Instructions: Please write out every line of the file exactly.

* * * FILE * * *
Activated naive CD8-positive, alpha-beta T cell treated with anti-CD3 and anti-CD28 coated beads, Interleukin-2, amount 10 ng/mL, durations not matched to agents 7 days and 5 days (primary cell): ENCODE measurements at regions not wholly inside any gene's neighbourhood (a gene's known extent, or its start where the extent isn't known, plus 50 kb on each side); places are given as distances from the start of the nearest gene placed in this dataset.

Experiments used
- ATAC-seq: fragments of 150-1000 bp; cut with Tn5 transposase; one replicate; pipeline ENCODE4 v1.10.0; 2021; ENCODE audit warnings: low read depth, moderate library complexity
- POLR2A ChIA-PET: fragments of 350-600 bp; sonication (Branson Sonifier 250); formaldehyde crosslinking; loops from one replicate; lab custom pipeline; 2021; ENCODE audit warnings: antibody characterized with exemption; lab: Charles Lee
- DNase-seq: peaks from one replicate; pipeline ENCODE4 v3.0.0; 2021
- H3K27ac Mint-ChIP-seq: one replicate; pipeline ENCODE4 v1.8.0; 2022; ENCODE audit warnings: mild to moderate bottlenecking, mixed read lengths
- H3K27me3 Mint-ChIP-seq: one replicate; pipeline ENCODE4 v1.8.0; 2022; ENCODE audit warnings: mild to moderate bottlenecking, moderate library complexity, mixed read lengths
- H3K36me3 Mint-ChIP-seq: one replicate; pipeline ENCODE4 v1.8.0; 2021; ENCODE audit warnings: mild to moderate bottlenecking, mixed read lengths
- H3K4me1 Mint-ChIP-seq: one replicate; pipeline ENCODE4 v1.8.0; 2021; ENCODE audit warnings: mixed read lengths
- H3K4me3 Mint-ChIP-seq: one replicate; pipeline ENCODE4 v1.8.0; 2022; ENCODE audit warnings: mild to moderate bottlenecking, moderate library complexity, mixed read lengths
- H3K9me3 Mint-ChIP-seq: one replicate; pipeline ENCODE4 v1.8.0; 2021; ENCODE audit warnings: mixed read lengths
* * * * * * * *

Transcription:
Activated naive CD8-positive, alpha-beta T cell treated with anti-CD3 and anti-CD28 coated beads, Interleukin-2, amount 10 ng/mL, durations not matched to agents 7 days and 5 days (primary cell): ENCODE measurements at regions not wholly inside any gene's neighbourhood (a gene's known extent, or its start where the extent isn't known, plus 50 kb on each side); places are given as distances from the start of the nearest gene placed in this dataset.

Experiments used
- ATAC-seq: fragments of 150-1000 bp; cut with Tn5 transposase; one replicate; pipeline ENCODE4 v1.10.0; 2021; ENCODE audit warnings: low read depth, moderate library complexity
- POLR2A ChIA-PET: fragments of 350-600 bp; sonication (Branson Sonifier 250); formaldehyde crosslinking; loops from one replicate; lab custom pipeline; 2021; ENCODE audit warnings: antibody characterized with exemption; lab: Charles Lee
- DNase-seq: peaks from one replicate; pipeline ENCODE4 v3.0.0; 2021
- H3K27ac Mint-ChIP-seq: one replicate; pipeline ENCODE4 v1.8.0; 2022; ENCODE audit warnings: mild to moderate bottlenecking, mixed read lengths
- H3K27me3 Mint-ChIP-seq: one replicate; pipeline ENCODE4 v1.8.0; 2022; ENCODE audit warnings: mild to moderate bottlenecking, moderate library complexity, mixed read lengths
- H3K36me3 Mint-ChIP-seq: one replicate; pipeline ENCODE4 v1.8.0; 2021; ENCODE audit warnings: mild to moderate bottlenecking, mixed read lengths
- H3K4me1 Mint-ChIP-seq: one replicate; pipeline ENCODE4 v1.8.0; 2021; ENCODE audit warnings: mixed read lengths
- H3K4me3 Mint-ChIP-seq: one replicate; pipeline ENCODE4 v1.8.0; 2022; ENCODE audit warnings: mild to moderate bottlenecking, moderate library complexity, mixed read lengths
- H3K9me3 Mint-ChIP-seq: one replicate; pipeline ENCODE4 v1.8.0; 2021; ENCODE audit warnings: mixed read lengths